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2016-08-27 14:32:32

SSL/TLS Security

I'd like to give a small update on the SSL situation on BlueOnyx. It's just a FYI and to let you know about some of the thought processes of behind our constant attempts to stay on the forefront of providing secure SSL/TLS on BlueOnyx.

Category: Development
Posted by: mstauber

The Mozilla Foundation has released their "Observatory" toolset as open source. Previously they used it internally to check the security of their own websites and the SSL implementation of their web services.

I used the form at that URL to test a few SSL enabled websites on 5207R/5208R and 5209R to see if there would be any recommendations that we might want to follow to improve our security.

There is also a Mozilla SSL Configuration Generator which can be used to generate "safe" SSL configurations for various web server and their subversions.

So for shit and giggles I tried it out for 5209R. I selected "Apache", Server Version 2.4.6 (the one we use on 5209R) and selected "Modern". I also tried "Intermediate".

I then implemented the resulting SSL configurations on a 5209R and then checked the results both through the Mozilla "Observatory" and via the Server Check on SSLlabs. And I trust SSLlabs a hell of a lot more.

My findings:

In pretty much all modern browsers (Firefox, Chrome, IE11) the resulting ciphers then use TLS_ECDHE_RSA (Elliptic curve) and default to using "secp256r1". This is an elliptic curve algorithm that was developed by NIST. The "r" in it defines it as "random", opposed to "secp256k1", which uses predefined Koblitz-Curves. Bitcoin for example uses "secp256k1".

The problem with the supposedly more random "secp256r1" curve is this: It's not clear how many random parameters influenced the outcome. So the entropy is a more than a bit dubious to say the least. What's clear is that the "secp256r1" uses the seed of "c49d360886e704936a6678e1139d26b7819f7e90", pushes it through SHA-1 and that influences the domain parameters that eventually are used.

The key problem with "secp256r1" is that the NSA selected the seed. It's also called the "NIST P-256" curve in other documentation. It's pretty much "industry standard" these days and unless you forego elliptic curve encryption entirely it'll be the most accepted choice. The safety of it depends largely on your believe in the altruism of the NSA. Did they really do us a favour and select the seed that generates the hardest to crack encryption? Or the one that's easiest for them to subvert? Your guess on that is probably as good as mine.

Bruce Schneier and Dan J. Bernstein specifically warned against using "secp256r1" and this forum message here has a good summary of what both said.

Daniel J. Bernstein said:

The possibility of attackers manipulating standard curve choices was raised in the late 1990s, when NSA volunteered to "contribute" elliptic curves to the committee producing ANSI X9.62. NSA did in fact end up producing various elliptic curves later standardized by ANSI X9.62, SEC 2, and NIST FIPS 186-2; these curves were subsequently deployed in many applications.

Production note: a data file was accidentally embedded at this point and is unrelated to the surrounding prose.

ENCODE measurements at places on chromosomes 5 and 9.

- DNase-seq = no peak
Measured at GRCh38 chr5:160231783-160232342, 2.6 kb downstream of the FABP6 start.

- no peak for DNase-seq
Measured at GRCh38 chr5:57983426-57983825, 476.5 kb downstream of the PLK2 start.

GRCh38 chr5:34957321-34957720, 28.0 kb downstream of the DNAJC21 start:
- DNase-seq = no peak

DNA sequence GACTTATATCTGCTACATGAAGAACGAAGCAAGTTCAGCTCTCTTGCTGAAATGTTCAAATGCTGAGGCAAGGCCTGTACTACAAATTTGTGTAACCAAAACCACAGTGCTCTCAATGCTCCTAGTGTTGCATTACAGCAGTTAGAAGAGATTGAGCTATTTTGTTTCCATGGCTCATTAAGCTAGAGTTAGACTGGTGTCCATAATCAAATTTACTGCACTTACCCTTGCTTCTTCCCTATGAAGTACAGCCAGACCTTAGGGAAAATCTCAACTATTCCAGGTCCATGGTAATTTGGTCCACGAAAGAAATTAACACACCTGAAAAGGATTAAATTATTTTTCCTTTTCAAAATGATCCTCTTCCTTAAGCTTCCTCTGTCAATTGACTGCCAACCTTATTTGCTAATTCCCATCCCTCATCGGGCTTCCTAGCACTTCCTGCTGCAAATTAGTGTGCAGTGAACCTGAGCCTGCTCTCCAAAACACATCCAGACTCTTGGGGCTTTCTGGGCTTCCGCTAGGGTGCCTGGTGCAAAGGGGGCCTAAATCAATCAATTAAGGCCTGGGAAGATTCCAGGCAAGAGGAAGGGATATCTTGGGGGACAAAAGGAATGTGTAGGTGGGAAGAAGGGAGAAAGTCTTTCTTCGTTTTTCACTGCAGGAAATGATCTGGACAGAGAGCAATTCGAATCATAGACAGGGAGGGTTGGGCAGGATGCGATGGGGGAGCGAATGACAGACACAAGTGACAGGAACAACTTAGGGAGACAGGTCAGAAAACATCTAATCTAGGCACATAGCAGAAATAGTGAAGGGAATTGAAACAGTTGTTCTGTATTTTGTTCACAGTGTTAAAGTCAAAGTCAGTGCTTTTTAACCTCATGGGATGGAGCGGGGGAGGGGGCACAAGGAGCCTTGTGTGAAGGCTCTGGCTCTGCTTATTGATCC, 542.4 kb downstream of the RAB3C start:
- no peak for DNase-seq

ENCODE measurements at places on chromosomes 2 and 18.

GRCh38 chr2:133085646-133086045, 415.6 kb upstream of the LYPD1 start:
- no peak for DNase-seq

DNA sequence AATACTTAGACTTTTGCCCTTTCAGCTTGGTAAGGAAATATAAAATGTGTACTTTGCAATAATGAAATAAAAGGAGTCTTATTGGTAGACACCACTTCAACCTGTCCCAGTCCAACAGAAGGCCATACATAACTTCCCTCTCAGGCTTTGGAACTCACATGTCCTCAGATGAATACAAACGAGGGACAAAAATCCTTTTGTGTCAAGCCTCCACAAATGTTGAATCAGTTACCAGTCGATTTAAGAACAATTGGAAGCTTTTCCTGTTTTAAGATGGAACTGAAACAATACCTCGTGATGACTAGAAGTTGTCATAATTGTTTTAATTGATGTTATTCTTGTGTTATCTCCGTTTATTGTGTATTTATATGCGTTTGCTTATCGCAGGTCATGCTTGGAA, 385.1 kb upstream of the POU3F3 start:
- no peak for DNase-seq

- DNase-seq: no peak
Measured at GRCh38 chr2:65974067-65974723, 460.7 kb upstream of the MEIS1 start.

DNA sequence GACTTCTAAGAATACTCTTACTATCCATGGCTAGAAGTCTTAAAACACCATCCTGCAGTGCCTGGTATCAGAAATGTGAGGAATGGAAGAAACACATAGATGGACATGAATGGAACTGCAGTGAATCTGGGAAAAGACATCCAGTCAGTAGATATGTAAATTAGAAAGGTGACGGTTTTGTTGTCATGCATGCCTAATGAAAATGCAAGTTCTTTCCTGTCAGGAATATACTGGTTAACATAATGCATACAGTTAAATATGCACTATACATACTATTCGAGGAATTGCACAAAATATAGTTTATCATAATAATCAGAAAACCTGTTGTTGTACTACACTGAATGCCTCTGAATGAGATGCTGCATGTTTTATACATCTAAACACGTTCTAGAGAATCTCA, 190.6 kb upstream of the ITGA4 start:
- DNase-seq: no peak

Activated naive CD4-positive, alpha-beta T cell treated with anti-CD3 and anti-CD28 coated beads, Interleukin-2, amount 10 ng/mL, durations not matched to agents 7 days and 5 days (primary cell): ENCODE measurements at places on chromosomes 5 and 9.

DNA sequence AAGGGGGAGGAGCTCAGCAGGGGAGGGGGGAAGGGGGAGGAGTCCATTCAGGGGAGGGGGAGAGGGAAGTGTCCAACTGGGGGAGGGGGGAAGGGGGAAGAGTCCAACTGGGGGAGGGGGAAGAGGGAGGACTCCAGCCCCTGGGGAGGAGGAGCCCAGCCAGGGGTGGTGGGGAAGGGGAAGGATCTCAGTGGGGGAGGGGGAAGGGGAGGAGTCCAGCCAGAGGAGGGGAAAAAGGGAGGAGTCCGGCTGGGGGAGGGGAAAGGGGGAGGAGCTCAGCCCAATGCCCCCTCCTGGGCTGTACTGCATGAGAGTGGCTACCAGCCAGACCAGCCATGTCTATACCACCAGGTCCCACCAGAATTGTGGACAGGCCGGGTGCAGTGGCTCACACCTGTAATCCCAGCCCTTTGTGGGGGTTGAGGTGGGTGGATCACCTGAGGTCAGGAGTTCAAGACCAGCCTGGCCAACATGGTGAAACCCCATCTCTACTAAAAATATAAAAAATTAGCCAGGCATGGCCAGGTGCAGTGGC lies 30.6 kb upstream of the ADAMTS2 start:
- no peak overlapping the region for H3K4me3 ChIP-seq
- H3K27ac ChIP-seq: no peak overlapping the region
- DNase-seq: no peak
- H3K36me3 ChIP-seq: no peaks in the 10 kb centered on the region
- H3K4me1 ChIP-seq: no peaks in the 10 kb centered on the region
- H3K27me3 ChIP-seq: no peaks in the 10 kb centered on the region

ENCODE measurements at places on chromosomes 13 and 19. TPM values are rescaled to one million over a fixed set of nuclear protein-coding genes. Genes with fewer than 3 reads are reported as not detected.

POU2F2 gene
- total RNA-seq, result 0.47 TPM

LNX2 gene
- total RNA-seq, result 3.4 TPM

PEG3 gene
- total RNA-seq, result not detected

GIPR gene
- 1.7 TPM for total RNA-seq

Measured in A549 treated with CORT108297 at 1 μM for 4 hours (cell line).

In response to NSA's contributions, ANSI X9.62 developed "a method for selecting an elliptic curve verifiably at random", and a procedure to "verify that a given elliptic curve was indeed generated at random"; it even claims that this procedure "serves as proof (under the assumption that SHA-1 cannot be inverted) that the parameters were indeed generated at random". However, this procedure does not verify randomness; it verifies only that the curve coefficients were produced as SHA-1 output. The claimed "proof" is nonexistent. The ANSI X9.62 curve-generation method is not trivially manipulatable but it is manipulatable.

IEEE P1363 copied the same curve-generation method and stated that it allows "others to verify that the curve was indeed chosen pseudo-randomly". However, "pseudo-random" is not the same as "random", and does nothing to stop a malicious curve generator from searching through many choices of seeds. NIST correctly characterized the verification procedure for these curves as merely checking "that the coefficient b was obtained from s via the cryptographic hash function SHA-1.

It gets even better:

The NSA themselves moved towards deprecating "secp256r1" as Matthew Green so eloquently mentioned on Twitter.

In his article "A Few Thoughts on Cryptographic Engineering" he puts it this way:

In other words, Koblitz and Menezes are saying that if you accept the weak curve hypothesis into your heart, the solution is not to replace the NIST elliptic curves with anything at all, but rather, to leave the building as rapidly as possible and perhaps not shut the door on the way out. No joke.

Additionally this website has some more information about which curves are safer than others.


There is no good answer to this. On CentOS 7 based BlueOnyx 5209R we're "hobbled" in so far that the shipped OpenSSL has been "crippled" by RedHat. For "patent reasons" they stripped out all elliptic curves but the ones from the "NSA Suite B". When you try to adhere to established industry standards or to RFC5430, then you pretty much end up with P-256, P-384 or P-521 of the "NSA Suite B". Other choices (assuming an uncrippled OpenSSL) are not as commonly accepted. The only compromise might indeed be to "shut the door on the way out" and fall back to DHE_RSA with Diffie-Hellman > 1024 Bit instead of using elliptic curves.

In the longer haul we might want to ship BlueOnyx 5209R with a separate OpenSSL-1.1.0 or 1.0.2h and compile all relevant network services against that. Development towards that end is currently being carried out and is in the early stages of testing.

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